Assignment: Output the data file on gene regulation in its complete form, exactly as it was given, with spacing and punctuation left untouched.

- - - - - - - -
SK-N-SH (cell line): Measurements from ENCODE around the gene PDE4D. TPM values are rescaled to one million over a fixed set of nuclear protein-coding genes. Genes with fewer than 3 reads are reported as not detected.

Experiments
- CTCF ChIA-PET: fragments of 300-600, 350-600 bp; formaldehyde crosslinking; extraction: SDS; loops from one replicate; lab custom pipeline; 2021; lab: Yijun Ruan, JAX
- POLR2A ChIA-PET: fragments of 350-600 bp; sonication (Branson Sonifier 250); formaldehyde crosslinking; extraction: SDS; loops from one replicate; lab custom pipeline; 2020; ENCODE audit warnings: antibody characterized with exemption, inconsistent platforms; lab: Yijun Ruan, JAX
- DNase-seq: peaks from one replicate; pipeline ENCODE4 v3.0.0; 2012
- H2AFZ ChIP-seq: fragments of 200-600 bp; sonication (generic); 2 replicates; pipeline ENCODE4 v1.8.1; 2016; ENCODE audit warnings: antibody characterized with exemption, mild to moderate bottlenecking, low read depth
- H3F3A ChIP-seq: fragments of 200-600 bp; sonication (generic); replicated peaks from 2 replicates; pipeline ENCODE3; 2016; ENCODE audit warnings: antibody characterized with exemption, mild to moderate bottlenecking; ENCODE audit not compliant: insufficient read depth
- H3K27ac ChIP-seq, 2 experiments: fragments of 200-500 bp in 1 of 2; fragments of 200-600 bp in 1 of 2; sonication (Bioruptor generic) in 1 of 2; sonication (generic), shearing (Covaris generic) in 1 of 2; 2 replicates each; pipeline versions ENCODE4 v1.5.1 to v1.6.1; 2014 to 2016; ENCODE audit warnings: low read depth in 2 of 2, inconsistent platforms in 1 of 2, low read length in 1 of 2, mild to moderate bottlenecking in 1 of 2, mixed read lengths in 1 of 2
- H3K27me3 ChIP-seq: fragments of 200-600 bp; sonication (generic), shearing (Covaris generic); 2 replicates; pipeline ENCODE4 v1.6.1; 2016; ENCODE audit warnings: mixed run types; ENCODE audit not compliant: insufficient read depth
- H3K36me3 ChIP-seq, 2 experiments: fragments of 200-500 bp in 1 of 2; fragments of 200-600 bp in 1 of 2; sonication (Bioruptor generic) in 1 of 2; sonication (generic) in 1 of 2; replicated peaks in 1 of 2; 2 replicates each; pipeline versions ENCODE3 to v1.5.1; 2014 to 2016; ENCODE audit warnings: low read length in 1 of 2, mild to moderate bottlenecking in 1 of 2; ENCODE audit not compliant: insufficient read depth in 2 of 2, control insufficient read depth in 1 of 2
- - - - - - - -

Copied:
SK-N-SH (cell line): Measurements from ENCODE around the gene PDE4D. TPM values are rescaled to one million over a fixed set of nuclear protein-coding genes. Genes with fewer than 3 reads are reported as not detected.

Experiments
- CTCF ChIA-PET: fragments of 300-600, 350-600 bp; formaldehyde crosslinking; extraction: SDS; loops from one replicate; lab custom pipeline; 2021; lab: Yijun Ruan, JAX
- POLR2A ChIA-PET: fragments of 350-600 bp; sonication (Branson Sonifier 250); formaldehyde crosslinking; extraction: SDS; loops from one replicate; lab custom pipeline; 2020; ENCODE audit warnings: antibody characterized with exemption, inconsistent platforms; lab: Yijun Ruan, JAX
- DNase-seq: peaks from one replicate; pipeline ENCODE4 v3.0.0; 2012
- H2AFZ ChIP-seq: fragments of 200-600 bp; sonication (generic); 2 replicates; pipeline ENCODE4 v1.8.1; 2016; ENCODE audit warnings: antibody characterized with exemption, mild to moderate bottlenecking, low read depth
- H3F3A ChIP-seq: fragments of 200-600 bp; sonication (generic); replicated peaks from 2 replicates; pipeline ENCODE3; 2016; ENCODE audit warnings: antibody characterized with exemption, mild to moderate bottlenecking; ENCODE audit not compliant: insufficient read depth
- H3K27ac ChIP-seq, 2 experiments: fragments of 200-500 bp in 1 of 2; fragments of 200-600 bp in 1 of 2; sonication (Bioruptor generic) in 1 of 2; sonication (generic), shearing (Covaris generic) in 1 of 2; 2 replicates each; pipeline versions ENCODE4 v1.5.1 to v1.6.1; 2014 to 2016; ENCODE audit warnings: low read depth in 2 of 2, inconsistent platforms in 1 of 2, low read length in 1 of 2, mild to moderate bottlenecking in 1 of 2, mixed read lengths in 1 of 2
- H3K27me3 ChIP-seq: fragments of 200-600 bp; sonication (generic), shearing (Covaris generic); 2 replicates; pipeline ENCODE4 v1.6.1; 2016; ENCODE audit warnings: mixed run types; ENCODE audit not compliant: insufficient read depth
- H3K36me3 ChIP-seq, 2 experiments: fragments of 200-500 bp in 1 of 2; fragments of 200-600 bp in 1 of 2; sonication (Bioruptor generic) in 1 of 2; sonication (generic) in 1 of 2; replicated peaks in 1 of 2; 2 replicates each; pipeline versions ENCODE3 to v1.5.1; 2014 to 2016; ENCODE audit warnings: low read length in 1 of 2, mild to moderate bottlenecking in 1 of 2; ENCODE audit not compliant: insufficient read depth in 2 of 2, control insufficient read depth in 1 of 2